In part, this entire series is designed to answer a basic question: How do you retain your activist momentum? It’s easy to get fired up for a discrete, individual event, but it’s harder to keep going week after week, month after month, year after year. If millions of people turn out for a march in January, where will they be in two months? What are they doing? A lot of issues surround how and why people engage in activism, and one of the biggest is burnout and fatigue — followed by sneering from ‘real’ activists who think they have this on lock and you’re just not dedicated enough. Those people, if it isn’t obvious, are wrong.
Here’s the thing: It is really difficult to keep focused for extended periods of time, especially with competing demands. There’s always going to be some new thing to pursue, and longstanding issues are always going to be bubbling in the background. There’s always going to be something that demands all of your focus right this very minute. And there are always long lulls where it feels like nothing is happening and it’s easy to get distracted, to think you’ll check back in later, to assume that someone will let you know when you need to show up.
There are a lot of different ways to do activism and I’m supposed to tell you that there’s no ‘wrong’ way to do it, but that’s actually not true. There are forms of activism that are inefficient and ineffectual, and that’s why I don’t encourage you to engage in them. If you want to do things like signing petitions, be aware that they aren’t given very much weight (unless we’re talking about an organised petition to put something on the ballot) and please budget your resources accordingly.
That said, the notion that you have to be noisy and constantly in motion to be a ‘real’ activist is also garbage. Some of the best activism takes places in dark rooms and quiet places with a small, dedicated group of people. Someone who decides that she wants to dedicate 10 hours a week to doing research to support the work of other activists and organisations is doing a really important and useful thing — and she may never leave her house for a march.
Just because someone’s activism doesn’t look like yours doesn’t mean it’s wrong, is what I am trying to say.
But when it comes to keeping up momentum, there are some things you can do that may help you stay focused and on task. Your mileage may vary, and that is okay. Others may have great suggestions with things that work for them — this is not an inclusive list. Consider it a work in progress.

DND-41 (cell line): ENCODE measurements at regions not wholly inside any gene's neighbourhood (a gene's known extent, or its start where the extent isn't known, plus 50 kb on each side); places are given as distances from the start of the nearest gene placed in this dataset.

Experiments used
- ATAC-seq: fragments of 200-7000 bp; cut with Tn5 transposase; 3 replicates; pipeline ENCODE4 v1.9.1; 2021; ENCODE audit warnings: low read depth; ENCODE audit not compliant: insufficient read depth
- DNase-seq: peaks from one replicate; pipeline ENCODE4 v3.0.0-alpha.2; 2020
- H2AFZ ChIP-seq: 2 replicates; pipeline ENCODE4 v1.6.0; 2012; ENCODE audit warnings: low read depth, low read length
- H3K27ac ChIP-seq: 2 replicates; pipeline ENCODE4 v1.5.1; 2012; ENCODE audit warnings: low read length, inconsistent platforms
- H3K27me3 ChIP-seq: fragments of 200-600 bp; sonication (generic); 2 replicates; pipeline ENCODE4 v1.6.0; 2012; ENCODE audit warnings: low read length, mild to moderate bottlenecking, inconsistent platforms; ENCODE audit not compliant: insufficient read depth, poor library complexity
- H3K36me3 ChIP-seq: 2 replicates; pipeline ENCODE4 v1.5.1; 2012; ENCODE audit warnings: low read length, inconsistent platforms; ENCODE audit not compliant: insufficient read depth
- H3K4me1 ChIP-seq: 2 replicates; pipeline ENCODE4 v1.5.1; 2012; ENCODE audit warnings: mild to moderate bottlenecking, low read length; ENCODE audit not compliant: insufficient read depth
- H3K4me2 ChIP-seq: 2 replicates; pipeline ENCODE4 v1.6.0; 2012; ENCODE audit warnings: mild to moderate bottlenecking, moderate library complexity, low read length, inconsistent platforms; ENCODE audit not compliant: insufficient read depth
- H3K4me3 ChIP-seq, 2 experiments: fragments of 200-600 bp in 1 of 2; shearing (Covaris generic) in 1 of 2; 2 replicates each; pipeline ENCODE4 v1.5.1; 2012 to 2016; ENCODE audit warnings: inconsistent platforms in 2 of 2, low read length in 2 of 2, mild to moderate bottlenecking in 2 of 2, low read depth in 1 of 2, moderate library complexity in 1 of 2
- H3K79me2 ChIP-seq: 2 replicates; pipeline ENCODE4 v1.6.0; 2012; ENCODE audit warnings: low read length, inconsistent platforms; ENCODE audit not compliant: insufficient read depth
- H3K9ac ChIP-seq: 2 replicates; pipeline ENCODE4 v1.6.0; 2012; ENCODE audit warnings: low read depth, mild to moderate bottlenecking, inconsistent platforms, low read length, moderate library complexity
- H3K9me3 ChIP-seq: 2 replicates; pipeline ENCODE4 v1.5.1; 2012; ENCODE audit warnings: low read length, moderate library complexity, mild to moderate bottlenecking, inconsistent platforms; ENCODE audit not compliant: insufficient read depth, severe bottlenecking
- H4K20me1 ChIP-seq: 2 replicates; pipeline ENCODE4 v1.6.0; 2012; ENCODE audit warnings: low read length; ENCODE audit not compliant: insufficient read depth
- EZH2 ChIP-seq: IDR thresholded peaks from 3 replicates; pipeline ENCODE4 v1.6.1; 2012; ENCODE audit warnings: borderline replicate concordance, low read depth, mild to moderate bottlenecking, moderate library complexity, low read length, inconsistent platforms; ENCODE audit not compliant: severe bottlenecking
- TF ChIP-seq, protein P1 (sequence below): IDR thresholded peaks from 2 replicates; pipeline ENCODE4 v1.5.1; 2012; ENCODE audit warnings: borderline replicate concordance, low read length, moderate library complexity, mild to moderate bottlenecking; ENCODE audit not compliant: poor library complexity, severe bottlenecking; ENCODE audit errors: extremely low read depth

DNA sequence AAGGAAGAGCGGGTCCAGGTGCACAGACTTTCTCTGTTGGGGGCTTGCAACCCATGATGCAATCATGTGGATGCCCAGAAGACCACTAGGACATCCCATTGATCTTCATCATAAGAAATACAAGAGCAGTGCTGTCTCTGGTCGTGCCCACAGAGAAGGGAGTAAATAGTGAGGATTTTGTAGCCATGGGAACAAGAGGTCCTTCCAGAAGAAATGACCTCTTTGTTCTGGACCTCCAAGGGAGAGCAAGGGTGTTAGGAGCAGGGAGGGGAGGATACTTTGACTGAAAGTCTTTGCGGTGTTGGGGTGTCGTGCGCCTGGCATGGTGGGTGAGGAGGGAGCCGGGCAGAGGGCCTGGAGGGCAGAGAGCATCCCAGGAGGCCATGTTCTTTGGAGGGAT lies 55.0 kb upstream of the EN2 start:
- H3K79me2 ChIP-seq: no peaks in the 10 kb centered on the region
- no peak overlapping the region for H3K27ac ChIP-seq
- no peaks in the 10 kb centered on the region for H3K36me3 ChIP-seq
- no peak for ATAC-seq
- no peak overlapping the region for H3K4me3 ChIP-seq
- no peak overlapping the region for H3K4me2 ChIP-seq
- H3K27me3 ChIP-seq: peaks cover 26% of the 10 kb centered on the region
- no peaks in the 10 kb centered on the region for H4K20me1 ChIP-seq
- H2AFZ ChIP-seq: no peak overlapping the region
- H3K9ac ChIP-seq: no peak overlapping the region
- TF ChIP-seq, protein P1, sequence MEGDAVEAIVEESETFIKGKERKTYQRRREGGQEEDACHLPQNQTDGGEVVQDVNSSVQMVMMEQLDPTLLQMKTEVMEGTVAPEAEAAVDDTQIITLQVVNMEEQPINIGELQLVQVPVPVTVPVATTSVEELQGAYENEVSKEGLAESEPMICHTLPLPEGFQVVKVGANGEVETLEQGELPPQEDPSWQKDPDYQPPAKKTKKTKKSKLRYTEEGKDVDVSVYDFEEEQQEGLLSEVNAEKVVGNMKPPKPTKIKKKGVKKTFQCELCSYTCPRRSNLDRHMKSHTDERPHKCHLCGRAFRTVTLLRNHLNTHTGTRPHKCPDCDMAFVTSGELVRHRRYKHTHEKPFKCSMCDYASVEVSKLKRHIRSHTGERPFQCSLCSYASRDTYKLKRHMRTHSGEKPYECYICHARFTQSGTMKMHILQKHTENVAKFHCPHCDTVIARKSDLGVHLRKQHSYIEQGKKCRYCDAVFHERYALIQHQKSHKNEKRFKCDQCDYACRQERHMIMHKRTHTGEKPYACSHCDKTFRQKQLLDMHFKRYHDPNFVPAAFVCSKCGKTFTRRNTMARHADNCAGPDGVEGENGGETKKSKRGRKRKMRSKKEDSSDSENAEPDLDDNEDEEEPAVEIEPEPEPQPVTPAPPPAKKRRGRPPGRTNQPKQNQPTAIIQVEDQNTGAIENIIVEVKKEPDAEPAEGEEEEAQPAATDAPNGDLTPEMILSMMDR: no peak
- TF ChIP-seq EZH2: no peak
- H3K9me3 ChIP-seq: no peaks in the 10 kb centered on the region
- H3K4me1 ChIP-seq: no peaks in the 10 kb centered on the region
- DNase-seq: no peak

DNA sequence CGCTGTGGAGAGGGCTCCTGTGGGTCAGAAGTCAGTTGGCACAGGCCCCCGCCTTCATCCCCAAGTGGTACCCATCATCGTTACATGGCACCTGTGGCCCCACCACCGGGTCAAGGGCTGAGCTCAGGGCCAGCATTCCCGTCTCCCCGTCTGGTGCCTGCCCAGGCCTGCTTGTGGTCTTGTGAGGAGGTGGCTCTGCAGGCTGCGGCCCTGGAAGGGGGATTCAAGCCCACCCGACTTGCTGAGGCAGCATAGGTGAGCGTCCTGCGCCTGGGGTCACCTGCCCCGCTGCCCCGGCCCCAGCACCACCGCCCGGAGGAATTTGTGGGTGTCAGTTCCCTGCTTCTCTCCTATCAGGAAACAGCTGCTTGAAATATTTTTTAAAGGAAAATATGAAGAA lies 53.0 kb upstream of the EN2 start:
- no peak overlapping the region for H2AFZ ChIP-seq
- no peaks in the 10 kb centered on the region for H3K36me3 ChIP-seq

- Pick a cause. I’ve said repeatedly that it’s important to select and own a cause so that you can dig in deep on it. There’s another reason: Over time, it is way easier to track just one thing, rather than spreading yourself thin trying to keep an eye on a gazillion things. If your cause is, for example, foetal personhood laws, you can set yourself up some Google Alerts, follow some organisations, subscribe to some things, and have a very good handle on what is going on. You’re going to find that by going in deep, something is always happening, even if it doesn’t make it to the national stage, and you’ll start to learn what’s going to move forward, what’s a red herring, and how to leverage your resources.
- Commit to a set number of clear, specific, defined actions a week. Be honest with yourself about your capacity and what you can do. Think about your one specific cause and how you can further it through your work. Don’t overbook yourself, because when you start to flounder, the temptation will be to just let go of everything, rather than scaling back. It is okay to have limits.
- Here are some things: Calling legislators; calling three friends to ask them to call their legislators to take a specific action; attending a government or organisational meeting; contacting a local elected official about an issue you care about; volunteering a set number of hours for a specific task or at a particular organisation; volunteering unique skills.
- Commit to intersectional organising and hold people accountable. When you see people planning things, read their diversity statements, mission statements, and other documents. Are they explicitly intersectional? Who has been left out? Why? Consider keeping a stack of templates for emails — I do — to event organisers highlighting failures of intersectionality and why they are a problem.
- Make time for learning. I am always learning things that make me a better person and a better activist. That’s why I set aside a minimum of five hours a week for focused learning, whether I am reading books or articles, checking out research papers, viewing archived speeches, or anything else. I learn from what organisers are doing all over the world and I have an opportunity to increase the depth of the knowledge I apply to my activities.
There are lots and lots of things you can be doing, sometimes in brief, focused bursts. Maybe you want to organise a march, conference, or teach-in, or you want to team up with organisers. That’s great! Recruit help, budget your time accordingly, and plan for the ramp up and postmortem. But never lose focus of the things that should be driving your
Image: Women’s March New York City, mathiaswasik, Flickr